I’m a children’s librarian, and I love to use books to introduce all kinds of topics with kids. A good story will not only entertain children, but can stir interest in what the story’s about, too. Some of those topics seem, well, unlikely as story ideas, but they can work quite nicely.
For instance, how about international foods?
Would you like to try some new flavors at home, and maybe introduce new cultures to your children as well? It’s an easy and natural extension of a story to re-create the foods in it. If your kids help prepare the foods, they may be more likely to try them out, too. They could discover something new and nutritious, something different, something fun. The public library has lots of those starting-place stories for your family to enjoy, and plenty of cookbooks to back them up. You could try a new cuisine every month!
Take the easy way into the topic and start with a semi-known food, and a super-popular import: pizza. Once you share The Pizza that We Made, a beginning reader by Joan Holub, your children may want to make their own. With a multi-ethnic trio of kids, rhyming text, and colorful illustrations, this story moves through making the dough, preparing toppings (a grown-up character chops the peppers), assembling and baking the pizza. The story even includes the kids cleaning up their own pizza-prepping mess – what could be better? The veggie pizza recipe at the end of the book will have you and your kids in the kitchen making your own. Read this book early in the afternoon, so your storytime dough can rise in time for dinner!
Curious about Asian foods and cultures? Check out Bee-bim Bop!, by Linda Sue Park. A hungry little girl, about kindergarten age, shops with her mom for the ingredients for her favorite dish, a Korean specialty called “bee-bim bop,” which translates to “mix-mix rice.” At home, the little girl actively helps in the preparations, adding water to vegetables (again, cleaning up her own spill) and helping set the table. When Mom, Dad, the baby, and traditionally-dressed Grandmother join the little girl at the table, Papa says grace, and the happy family digs in, mixing their individual bowls: “Rice goes in the middle/ Egg goes right on top/ Mix it/ mix like crazy/ Time for bee-bim-Bop!” The recipe at the end of the book shows which tasks kids can do, and which are for adults. Enjoy the rhythm of the words – then make up a little mix-mix of your own!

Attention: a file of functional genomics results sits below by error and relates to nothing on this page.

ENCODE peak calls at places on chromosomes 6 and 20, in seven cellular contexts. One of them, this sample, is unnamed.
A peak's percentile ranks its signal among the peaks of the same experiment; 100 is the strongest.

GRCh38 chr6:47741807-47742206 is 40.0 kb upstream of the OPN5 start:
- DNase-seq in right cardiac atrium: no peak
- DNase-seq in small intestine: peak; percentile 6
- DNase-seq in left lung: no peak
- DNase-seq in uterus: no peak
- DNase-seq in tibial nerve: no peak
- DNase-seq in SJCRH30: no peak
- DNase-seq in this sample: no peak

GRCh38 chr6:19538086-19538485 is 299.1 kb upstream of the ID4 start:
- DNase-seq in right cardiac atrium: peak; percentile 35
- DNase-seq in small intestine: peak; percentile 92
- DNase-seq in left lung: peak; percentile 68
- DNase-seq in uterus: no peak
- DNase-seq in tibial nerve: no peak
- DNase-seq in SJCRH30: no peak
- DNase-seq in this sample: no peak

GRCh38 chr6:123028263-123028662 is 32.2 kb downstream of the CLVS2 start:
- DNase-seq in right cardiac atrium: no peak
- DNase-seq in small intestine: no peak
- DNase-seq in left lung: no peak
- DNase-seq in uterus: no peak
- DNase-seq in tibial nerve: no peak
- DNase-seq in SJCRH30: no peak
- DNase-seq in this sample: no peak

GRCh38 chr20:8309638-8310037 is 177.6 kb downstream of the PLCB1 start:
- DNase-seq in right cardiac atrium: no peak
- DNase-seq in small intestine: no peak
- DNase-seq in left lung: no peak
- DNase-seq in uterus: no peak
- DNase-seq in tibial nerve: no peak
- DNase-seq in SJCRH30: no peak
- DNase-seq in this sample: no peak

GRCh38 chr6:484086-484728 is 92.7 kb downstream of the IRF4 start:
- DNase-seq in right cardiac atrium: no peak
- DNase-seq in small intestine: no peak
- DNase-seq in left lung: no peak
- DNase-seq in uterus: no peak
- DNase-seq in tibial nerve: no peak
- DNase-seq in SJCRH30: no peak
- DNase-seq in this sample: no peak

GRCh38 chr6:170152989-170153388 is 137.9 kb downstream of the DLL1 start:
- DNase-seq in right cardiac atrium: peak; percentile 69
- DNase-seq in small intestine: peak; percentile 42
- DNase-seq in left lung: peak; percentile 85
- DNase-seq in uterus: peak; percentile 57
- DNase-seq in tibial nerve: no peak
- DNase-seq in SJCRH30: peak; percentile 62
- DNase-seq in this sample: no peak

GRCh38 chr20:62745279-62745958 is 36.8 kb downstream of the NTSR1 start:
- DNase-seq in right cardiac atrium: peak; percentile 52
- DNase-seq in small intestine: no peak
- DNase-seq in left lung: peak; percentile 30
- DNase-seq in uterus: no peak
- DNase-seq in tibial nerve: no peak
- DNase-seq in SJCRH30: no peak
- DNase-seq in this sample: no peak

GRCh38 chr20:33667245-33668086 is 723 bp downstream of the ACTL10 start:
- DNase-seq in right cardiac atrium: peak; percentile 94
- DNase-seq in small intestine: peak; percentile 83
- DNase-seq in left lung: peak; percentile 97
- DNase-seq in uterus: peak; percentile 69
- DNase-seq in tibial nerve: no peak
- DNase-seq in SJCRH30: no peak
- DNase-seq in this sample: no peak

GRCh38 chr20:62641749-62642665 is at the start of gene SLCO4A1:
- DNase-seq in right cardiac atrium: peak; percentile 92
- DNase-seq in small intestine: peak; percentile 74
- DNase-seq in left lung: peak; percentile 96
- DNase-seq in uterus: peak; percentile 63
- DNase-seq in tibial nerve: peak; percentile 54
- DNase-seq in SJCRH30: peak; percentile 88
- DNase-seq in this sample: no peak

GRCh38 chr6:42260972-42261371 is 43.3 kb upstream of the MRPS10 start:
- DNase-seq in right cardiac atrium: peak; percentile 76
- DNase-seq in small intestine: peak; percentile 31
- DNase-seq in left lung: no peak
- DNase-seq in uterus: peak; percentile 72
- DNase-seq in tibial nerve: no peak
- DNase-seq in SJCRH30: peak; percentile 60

Mexican flavors are well known, but maybe you’d like to expand the kids’ knowledge beyond tacos. In Chicks and Salsa (by Aaron Reynolds, with illustrations by Paulette Bogan) the chickens grow tired of chicken feed. The rooster, peering through the farmer’s window at a TV cooking show, decides salsa is the answer! The resourceful chickens gather what they need from the garden and make their own. The pond ducks, following the chickens’ lead, decide they’re bored with fish, and need – what else? – guacamole! When the pigs grow tired of slop, they make nachos, and a fiesta follows. It all ends when the farmer’s wife decides on enchiladas for dinner and uses up the animals’ supplies. There are no recipes in this one, but enough tasty pictures to inspire a search for recipes elsewhere.
With kids of any age, discover new flavors when you sample some of the great kids’ cookbooks available. A lot of them are published in series, so when you find a set you like, you and your kids can learn about foods from many cultures. Some of them even include nutritional information. Check out some of these:
World of Food This series offers fun and healthy food ideas, as well as information on the culture and history of each country.
World Crafts and Recipes These cover not just food but crafts from the subject country as well, and include information about holidays both secular and religious. A bit heavier on text, this series is best for older kids, or would make fine reading for you so you can talk about the recipes you prepare. The books include plenty of photos of foods, kids and crafts.
Easy Menu Ethnic Cookbooks This big series (39 books) has been revised in recent years to focus on lower-fat, healthier options from around the world. Each book starts with a bit of geography and cultural background before going on to the food, glorious food!
I Can Cook! New this year, all the books in this series have colorful layouts and photo-illustrated recipes, as well as maps and cultural information.
Finally, share a short & sweet multicultural feast with your kids. The picture book, My Mom Loves Me More than Sushi, by Filomena Gomes, has a mother-daughter pair enjoying foods from many cultures, from Italian biscotti to Indian samosas, and from Egyptian megadarra to French crepes. No matter how delicious the meal, though, the best part is, as the child narrator says, “We learn about these fabulous foods from around the world – together!” This colorful book could spike a lot of curiosity, and inspire a set of international dinnertimes, all by itself.
– Joyce Fisher, Youth Services Specialist, Washington-Centerville Public Library